One of the commentators suggests that the Gospel of Mark is best understood as having the following parts.
- Mark 1:1-6:6a - Throughout Galilee Jesus Proclaims the Imminence of God’s Reign in Powerful Words and Deeds
- Mark 6:6b-8:21- Jesus Extends His Ministry to Jews and Gentiles Beyond Galilee
- Mark 8:22-10:52- Jesus Begins His Journey to Jerusalem Where as the Son of Man He Will Give His Life as a Ransom for Many
- Mark 11:1-13:37- The Messianic Actions and Teaching of Jesus in Jerusalem
- Mark 14:1-16.8- The Suffering, Death, Resurrection of the Son of Man in Jerusalem
Our passage is in the third section, essentially the center of the gospel. This section is framed by two giving of sight stories (Mark 8:22-26 and Mark 10:46-52). Three predictions of Jesus passion occur in the midst of this section as well (Mark 8:31; 9:30-31; 10:1, 32).
So our text for this week, Mark 8:31-9:1, contains the first prediction of the passion (Mark 8:31-33) and a teaching about discipleship (Mark 8:34-9:1).
Remember the Gospel of Mark is written from a post resurrection perspective. It is not an eyewitness account and is not a newspaper report about what is happening prior to Jesus arriving in Jerusalem. It certainly contains historical reflections from the time of the events. It also contains Mark’s understanding of who Jesus Christ, the Son of God was (Mark 8:31). It comes as some have said as a “gospel in miniature.” It claims that Jesus will suffer and be vindicated.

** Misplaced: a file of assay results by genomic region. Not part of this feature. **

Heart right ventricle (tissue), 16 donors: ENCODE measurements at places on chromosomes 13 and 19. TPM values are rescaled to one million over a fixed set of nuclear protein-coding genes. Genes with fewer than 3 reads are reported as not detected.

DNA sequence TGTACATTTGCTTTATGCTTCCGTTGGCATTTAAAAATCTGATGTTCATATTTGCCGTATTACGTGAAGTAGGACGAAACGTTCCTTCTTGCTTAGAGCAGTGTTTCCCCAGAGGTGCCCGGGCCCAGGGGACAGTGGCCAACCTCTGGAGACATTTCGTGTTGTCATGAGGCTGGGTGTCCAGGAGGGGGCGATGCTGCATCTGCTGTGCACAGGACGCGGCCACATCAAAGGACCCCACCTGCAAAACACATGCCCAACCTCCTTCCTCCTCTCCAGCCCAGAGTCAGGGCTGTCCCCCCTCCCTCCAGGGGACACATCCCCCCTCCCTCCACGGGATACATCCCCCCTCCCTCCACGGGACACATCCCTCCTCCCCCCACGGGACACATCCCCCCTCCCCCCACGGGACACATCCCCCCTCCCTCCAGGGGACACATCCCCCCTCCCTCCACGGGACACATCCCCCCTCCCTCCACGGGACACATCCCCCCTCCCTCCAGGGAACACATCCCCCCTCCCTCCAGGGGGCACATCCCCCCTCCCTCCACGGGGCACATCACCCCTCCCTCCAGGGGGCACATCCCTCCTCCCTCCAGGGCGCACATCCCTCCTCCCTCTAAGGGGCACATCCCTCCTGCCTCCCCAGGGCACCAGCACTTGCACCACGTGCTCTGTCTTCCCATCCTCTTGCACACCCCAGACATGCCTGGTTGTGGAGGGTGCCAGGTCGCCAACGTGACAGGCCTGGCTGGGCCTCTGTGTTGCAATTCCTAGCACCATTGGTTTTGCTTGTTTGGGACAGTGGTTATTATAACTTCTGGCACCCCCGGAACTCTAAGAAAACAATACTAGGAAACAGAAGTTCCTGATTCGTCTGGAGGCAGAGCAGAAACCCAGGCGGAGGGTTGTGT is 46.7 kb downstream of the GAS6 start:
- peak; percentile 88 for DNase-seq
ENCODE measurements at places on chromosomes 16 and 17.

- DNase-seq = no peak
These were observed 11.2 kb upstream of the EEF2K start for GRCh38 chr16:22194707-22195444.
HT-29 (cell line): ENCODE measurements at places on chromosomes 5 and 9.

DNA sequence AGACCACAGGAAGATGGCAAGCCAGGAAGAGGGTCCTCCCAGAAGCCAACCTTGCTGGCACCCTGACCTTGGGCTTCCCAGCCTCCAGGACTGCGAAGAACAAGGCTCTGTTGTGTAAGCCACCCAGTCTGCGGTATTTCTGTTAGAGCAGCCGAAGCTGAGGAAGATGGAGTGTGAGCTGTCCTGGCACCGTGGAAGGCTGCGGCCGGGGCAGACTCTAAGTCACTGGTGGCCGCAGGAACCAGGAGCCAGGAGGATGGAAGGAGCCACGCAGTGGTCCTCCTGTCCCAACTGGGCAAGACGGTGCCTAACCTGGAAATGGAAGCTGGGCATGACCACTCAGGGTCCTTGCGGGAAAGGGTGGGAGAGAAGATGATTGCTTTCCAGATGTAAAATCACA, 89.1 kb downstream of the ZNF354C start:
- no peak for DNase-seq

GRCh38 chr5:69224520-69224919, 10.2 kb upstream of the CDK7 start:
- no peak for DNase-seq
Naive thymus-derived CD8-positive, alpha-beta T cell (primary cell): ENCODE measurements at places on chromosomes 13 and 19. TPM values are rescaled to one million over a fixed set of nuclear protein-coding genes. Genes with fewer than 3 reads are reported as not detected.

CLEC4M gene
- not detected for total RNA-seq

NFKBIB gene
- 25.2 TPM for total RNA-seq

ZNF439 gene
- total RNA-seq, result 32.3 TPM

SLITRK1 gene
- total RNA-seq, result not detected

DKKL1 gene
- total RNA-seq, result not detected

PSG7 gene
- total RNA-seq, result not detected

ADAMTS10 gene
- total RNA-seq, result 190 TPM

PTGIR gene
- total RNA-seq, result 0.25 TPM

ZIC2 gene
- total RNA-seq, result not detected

All of this is provoked by Peter’s answer to the question Jesus raises regarding what is being said about who Jesus is. Peter rebukes Jesus and Jesus in turn rebukes Peter. Then the “crowd” enters (Mark 8:34) seemingly out of the blue since Jesus was speaking only to the disciples. So you have the disciples and the crowd receiving the extended teaching about discipleship.
The center of discipleship is characterized as denying oneself even in the face of death. So giving up one’s life saves one’s life. Discipleship consists of being prepared to shift one’s center of gravity. Think about a box of small marbles made up of different materials, for example a lighter material like chalk as opposed to heavier material like steel. As you shake the box the marbles will come to rest in different points depending on the distribution of the heavier and lighter marbles. The center of gravity of the box will shift as the heavier ones fall to one side or another. Regarding discipleship Jesus suggests that the shift comes about in saying NO to the self and saying YES to God. Today we need the marbles that will move us to be able to shift our center of gravity toward God.
Discipleship had become a grim reminder to Christians and the church after Jesus passion. As one commentator said, “Jesus’ words were a sober caution that the commitment for which he asked permitted no turning back, and if necessary, a willingness to submit to the cross in pursuance of the will of God.” This shift of the center of gravity for each of us in the 21st century cannot be taken lightly. We will need to set our minds and hearts on divine things not on human things.
What we are told in this passage in Mark is that Christ provides the example of self denial. In order to get our center of gravity shifted we must follow him even unto death. Paradoxically losing our life for God’s will enables us to gain life. The urgency in Mark of our saying YES to God reflects the expectation in early Christianity that the return of Jesus was imminent. The urgency in the 21st century is for each of us to answer the question Jesus asks, and is implied in our text, “Who do you say that I am?”